As I sit down to crack my eighteenth book of the year in this little reading project (with a little more than a third of the year left to finish and a little more than two thirds done the effort) I thought I would just mark the moment. I’ve got three of the remaining eight books queued up, but for the most part I’m just making this up as I go along. There hasn’t been much special about my methods for picking any particular titles … which is fine, I think. But I am open to recommendations: not just of crazy classic or weird science fiction, either. I kinda want someone to say “hey… read this… it’s not something you might have ever picked up on your own, but I liked it.” I know it’s going out on a limb, setting up expectations or letting a little of yourself out of the little cage you’ve built around yourself… but also, it’s just a book. Read on.
I tend to think of your classic “board games” as anything that requires a table to play — and, of course, more than just a deck of cards, standard or custom. In the last couple years we’ve become fans of the large variety of games exported from Europe, all of which tend to focus more on basic strategy and building mini-empires, as opposed to the North American style of acquiring cash and/or blowing thing up. These games tend to integrate unique game-play with a complex variety of dice, tiles, meeples, peeples, bits, roads, trains, or other elements. That, and we can pretend to be all-so-smug because we were playing them when everyone still thought Pictionary was cool.
Part Three: Never Too Board to Play
Exhibit A: Strictly more of a ’tile-game’ than a board game, I’m going to put this one under the table-games category if only because playing on a large, smooth, flat surface is a must with Carcassonne. The nice thing about this particular game is that it can be as simple or as complex as you want. The rules are fairly straightforward and the strategy can be very simple, but then you can go along an keep adding expansions — in any combination — that add new rules and twists to the overall experience. Karin bought me the BIG BOX (which includes the base game and five expansions) for my thirtieth birthday, and we’ve bought another expansion since — bringing our total to six — but start with the basic game and play that for a while first if your just getting into it.
Exhibit B: I noticed the other day that there is an updated version of Settlers of Catan; an easier to assemble board, new artwork, and a bigger box. I’m set on my current collection, but if you are just getting into this game, now might be the time to pick up a copy of the new release. To most of our friends, these are not new games: simply, you could almost call them obsessions (were it the case we all didn’t have kids and had much more free time, at least.) I might be the kookiest among them having not only acquired every single expansion and quirky add-on, but a year ago bought a set of unpainted ceramic Catan tiles (unofficial, of course) off Ebay. A year later I’ve nearly finished painting and (thanks to Tiffany, grrrr!) lost two games on them. Of course, you should just buy the cardboard version.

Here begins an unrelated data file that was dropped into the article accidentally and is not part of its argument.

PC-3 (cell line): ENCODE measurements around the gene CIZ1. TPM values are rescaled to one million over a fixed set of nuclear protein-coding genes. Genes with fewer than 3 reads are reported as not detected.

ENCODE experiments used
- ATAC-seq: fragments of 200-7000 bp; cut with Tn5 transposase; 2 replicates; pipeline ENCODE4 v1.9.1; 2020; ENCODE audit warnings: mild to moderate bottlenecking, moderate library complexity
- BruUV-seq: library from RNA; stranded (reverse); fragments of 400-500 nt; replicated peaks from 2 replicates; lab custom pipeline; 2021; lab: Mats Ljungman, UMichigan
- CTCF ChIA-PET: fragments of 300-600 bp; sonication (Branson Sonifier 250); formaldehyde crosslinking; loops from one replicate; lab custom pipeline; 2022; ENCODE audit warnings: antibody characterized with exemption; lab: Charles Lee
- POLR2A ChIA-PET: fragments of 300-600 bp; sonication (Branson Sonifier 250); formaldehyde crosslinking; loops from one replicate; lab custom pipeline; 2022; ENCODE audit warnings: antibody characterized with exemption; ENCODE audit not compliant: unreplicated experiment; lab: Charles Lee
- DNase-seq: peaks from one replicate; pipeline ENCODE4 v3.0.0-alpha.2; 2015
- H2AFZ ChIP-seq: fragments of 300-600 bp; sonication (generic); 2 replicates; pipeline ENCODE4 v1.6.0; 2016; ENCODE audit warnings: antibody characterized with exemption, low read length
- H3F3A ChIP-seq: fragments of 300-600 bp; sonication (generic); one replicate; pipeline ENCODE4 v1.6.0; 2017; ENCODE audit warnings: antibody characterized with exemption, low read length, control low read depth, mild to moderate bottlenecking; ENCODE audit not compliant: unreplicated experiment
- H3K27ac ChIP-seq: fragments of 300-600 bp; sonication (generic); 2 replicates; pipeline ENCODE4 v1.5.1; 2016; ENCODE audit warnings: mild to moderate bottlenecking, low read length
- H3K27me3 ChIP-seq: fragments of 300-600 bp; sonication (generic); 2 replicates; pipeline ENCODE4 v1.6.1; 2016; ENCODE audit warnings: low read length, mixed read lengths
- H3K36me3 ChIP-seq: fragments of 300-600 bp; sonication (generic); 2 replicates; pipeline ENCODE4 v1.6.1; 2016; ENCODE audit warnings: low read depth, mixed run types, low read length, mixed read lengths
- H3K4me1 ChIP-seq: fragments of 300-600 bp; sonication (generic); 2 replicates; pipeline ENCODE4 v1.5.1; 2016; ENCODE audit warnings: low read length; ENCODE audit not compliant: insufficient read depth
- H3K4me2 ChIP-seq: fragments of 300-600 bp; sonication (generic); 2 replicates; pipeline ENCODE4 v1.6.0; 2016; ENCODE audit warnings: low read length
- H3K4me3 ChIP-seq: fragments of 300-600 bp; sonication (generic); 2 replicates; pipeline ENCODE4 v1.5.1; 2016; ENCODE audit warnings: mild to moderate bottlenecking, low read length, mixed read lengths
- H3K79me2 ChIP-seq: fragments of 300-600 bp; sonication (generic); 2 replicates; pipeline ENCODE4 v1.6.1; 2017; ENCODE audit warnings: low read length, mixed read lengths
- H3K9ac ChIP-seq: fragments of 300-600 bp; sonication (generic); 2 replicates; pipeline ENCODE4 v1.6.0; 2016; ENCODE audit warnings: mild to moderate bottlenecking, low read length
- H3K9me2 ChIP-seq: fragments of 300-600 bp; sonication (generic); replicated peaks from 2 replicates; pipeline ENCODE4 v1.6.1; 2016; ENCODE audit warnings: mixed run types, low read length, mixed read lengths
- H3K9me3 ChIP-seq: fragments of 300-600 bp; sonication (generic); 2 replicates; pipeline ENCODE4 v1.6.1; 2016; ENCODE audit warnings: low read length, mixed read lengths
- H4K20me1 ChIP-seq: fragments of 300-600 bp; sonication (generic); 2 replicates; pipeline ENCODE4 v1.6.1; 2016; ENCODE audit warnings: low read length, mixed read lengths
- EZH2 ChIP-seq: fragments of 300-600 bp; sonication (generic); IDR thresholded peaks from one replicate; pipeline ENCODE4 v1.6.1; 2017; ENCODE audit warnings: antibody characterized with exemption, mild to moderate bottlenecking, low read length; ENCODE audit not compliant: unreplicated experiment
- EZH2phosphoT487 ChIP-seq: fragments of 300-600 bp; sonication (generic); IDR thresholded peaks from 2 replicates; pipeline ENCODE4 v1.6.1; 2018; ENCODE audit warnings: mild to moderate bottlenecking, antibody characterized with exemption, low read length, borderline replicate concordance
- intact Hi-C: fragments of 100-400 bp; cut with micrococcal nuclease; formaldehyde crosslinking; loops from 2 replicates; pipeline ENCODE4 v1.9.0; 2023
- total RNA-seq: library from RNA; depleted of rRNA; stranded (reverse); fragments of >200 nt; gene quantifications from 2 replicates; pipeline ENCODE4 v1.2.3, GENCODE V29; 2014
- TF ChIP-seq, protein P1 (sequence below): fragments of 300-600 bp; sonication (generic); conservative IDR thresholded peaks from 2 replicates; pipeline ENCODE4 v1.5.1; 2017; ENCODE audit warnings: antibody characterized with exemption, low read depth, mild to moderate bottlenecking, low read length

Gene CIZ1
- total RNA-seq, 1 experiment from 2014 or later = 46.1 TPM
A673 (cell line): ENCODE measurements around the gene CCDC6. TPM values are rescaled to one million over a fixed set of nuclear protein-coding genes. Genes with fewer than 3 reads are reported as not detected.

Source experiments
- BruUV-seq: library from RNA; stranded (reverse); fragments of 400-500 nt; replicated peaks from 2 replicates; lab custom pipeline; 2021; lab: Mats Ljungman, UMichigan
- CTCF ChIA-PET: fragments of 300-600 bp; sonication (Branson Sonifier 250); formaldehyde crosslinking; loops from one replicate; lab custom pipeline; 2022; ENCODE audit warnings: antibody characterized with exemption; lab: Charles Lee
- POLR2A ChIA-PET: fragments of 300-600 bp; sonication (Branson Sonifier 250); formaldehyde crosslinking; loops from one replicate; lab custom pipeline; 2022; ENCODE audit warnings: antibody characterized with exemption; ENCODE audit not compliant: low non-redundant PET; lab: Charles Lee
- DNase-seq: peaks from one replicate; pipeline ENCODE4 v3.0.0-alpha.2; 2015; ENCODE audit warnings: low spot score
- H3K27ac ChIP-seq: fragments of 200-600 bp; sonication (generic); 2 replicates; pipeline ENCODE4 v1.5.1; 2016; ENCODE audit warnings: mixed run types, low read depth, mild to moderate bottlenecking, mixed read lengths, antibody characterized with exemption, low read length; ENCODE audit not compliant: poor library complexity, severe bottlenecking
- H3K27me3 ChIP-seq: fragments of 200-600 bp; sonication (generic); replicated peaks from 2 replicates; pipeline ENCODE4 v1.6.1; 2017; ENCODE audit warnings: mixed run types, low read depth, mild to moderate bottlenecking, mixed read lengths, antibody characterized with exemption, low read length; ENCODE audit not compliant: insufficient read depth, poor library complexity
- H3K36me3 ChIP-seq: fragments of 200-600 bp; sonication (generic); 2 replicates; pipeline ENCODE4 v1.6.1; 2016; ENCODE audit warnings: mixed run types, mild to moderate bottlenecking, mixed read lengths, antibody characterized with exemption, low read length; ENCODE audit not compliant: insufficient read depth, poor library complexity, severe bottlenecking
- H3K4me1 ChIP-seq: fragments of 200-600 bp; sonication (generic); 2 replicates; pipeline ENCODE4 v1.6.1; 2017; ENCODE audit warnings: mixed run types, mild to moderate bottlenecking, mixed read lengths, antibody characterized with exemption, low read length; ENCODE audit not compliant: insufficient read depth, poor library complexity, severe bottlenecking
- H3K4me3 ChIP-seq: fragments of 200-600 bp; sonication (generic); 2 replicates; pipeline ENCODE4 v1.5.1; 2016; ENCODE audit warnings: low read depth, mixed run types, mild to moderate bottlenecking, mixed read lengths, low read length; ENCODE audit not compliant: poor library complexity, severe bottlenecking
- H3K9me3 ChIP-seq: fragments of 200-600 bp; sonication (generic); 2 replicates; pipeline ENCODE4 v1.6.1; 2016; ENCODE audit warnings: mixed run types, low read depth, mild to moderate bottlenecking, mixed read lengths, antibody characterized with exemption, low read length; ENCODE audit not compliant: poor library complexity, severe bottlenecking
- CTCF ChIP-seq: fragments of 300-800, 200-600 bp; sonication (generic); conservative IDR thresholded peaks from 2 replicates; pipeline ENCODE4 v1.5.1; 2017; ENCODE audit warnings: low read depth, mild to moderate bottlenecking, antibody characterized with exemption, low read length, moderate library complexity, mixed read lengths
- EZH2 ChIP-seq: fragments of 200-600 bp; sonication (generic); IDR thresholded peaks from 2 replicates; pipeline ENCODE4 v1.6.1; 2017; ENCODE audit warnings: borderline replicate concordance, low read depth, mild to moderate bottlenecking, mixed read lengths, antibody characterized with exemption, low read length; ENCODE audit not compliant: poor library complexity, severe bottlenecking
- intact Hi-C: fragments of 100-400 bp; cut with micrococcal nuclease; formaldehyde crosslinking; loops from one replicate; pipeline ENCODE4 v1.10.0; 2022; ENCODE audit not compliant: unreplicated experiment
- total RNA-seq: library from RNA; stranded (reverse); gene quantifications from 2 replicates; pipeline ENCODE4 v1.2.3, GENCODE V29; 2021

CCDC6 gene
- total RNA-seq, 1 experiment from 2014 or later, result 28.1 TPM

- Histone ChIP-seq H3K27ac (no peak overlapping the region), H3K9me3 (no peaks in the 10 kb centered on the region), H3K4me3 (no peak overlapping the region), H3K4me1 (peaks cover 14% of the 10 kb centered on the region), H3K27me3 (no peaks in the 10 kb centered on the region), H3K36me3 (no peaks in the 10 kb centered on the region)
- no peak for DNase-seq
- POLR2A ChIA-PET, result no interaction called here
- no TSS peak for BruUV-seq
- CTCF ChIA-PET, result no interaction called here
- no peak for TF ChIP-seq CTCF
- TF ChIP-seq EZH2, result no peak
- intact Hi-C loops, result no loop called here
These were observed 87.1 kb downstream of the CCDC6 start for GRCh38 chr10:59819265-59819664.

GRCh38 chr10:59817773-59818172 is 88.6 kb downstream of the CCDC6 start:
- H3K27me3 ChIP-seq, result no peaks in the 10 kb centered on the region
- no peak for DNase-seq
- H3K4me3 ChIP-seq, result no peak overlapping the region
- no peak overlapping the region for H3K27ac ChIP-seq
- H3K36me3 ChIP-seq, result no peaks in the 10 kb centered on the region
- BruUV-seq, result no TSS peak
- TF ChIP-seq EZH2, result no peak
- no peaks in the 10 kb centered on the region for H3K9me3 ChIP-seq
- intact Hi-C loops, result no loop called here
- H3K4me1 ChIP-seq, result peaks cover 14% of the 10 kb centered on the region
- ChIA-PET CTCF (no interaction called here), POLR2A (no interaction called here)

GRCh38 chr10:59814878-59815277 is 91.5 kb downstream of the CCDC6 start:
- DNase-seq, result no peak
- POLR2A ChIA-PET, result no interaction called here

Exhibit C: A game Karin and I came across just last year while frequenting a nearby game store is Ticket to Ride. I’ve seen it all over the place since, and I have to include this one because (i) its really quite fun, (ii) its very clever and there are multiple variations, and (iii) it’s another one that is really simple to learn. The basic premise is that you are collecting trains and building routes across a nation. We have the North American map, wherein we are building routes from Montreal to Miami or from Vancouver to Denver, and the such. No dice, just lots of little plastic train-bits and some various cards. If you’re looking for one to add to your collection this year, this is a good one start with.
And that’s about all I have to say on the topic of gaming suggestions this year. If you missed Part One or Part Two, then check those out too for some fun distractions over the holidays. Also, be sure to check out fellow skeptic Podblack’s blog for some other great insights on gaming this season.